E usually associate the name Immanuel with the beginning of Christ's life, not with the end; with Christmas rather than with Easter. Yet, the resurrection of Christ is a perfect setting for a discussion about this great name. Truly, at Christ's incarnation the name Immanuel was particularly fitting. God became a man. He came to live among us. Yet, more than anything else it is His resurrection that proves His divine nature. And, beyond that, the Gospel of Matthew ends with a record of this gracious proclamation from the lips of the risen Christ, "Lo, I am with you always" (vs. 20). Immanuel, God with us. And, He is still with us. That is the whole point. Jesus was resurrected, and later we will read of His ascension back to the Father, yet He is with us.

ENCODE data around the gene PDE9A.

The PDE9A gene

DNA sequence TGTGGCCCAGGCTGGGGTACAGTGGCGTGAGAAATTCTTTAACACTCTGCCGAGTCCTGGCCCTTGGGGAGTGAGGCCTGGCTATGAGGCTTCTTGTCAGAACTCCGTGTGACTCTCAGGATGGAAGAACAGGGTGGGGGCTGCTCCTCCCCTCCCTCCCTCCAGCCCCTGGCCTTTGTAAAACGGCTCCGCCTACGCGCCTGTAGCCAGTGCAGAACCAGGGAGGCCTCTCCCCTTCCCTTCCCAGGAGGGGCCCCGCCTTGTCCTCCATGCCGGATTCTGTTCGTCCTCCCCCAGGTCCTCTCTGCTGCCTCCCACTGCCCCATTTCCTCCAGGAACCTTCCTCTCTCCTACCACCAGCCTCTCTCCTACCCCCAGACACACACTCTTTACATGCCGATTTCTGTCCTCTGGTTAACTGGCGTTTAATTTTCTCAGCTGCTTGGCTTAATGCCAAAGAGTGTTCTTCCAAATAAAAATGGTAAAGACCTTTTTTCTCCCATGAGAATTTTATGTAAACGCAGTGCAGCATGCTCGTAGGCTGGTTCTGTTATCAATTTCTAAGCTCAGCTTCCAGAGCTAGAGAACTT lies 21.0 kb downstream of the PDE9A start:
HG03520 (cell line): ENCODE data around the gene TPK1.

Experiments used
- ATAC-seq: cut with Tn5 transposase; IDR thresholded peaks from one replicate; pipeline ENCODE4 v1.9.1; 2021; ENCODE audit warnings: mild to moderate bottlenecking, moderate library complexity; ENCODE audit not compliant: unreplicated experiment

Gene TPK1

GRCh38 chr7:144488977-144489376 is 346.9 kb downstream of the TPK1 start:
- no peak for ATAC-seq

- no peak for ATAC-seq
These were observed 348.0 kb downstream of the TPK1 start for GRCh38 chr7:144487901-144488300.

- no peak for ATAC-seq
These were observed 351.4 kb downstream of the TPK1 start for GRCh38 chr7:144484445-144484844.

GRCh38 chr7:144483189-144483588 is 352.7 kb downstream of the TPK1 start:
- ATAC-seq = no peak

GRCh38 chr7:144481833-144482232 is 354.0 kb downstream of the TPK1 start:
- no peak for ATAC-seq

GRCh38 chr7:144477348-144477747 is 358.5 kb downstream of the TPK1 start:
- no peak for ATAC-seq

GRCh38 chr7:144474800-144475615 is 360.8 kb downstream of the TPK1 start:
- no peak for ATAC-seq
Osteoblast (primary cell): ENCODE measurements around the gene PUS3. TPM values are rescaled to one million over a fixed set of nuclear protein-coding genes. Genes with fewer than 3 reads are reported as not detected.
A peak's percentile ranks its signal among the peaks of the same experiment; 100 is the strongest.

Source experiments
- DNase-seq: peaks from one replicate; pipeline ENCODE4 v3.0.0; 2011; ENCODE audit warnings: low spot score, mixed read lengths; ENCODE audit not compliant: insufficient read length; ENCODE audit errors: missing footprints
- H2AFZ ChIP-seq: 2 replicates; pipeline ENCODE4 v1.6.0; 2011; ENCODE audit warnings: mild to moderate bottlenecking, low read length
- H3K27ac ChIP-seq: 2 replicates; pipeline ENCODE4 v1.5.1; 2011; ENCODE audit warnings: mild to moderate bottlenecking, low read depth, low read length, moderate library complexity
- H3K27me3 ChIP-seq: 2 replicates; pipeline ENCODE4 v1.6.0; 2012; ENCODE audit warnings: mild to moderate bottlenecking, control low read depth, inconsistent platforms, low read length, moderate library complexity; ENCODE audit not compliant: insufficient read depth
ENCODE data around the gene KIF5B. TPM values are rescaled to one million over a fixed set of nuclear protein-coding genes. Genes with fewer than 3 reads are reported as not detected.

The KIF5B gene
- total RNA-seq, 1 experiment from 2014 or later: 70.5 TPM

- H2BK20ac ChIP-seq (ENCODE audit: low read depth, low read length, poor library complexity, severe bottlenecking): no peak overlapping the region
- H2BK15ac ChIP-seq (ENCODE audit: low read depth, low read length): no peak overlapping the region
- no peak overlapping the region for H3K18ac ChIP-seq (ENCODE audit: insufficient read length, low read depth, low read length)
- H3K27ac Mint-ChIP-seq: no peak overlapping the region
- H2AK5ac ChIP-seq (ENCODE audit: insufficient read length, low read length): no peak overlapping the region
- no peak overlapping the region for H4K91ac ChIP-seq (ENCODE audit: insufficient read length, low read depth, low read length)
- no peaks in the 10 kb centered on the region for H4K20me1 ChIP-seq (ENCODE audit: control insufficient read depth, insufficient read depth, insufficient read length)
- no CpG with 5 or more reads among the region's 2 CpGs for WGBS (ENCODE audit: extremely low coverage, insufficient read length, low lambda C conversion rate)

Now, the presence of Christ with us could be attributed to His divinity. Especially in His exalted state, He exercises all His divine attributes, including His omnipresence. But there is more to this than just that. He did not say, "Lo, I am everywhere" or "Lo, I'll be everywhere forever." No, He said, "Look, realize, remember, I am with you wherever you go, forever." He was speaking of His indwelling presence. We have the Spirit of Christ. He is on us, in us, working through us, doing great things for us and to us.
Matthew 28 presents us with a very basic account of Christ's resurrection. Well, not the resurrection itself, but the account of various people's discovery of His resurrection. Here we are, 2000 years later, still amazed & rejoicing because of this news.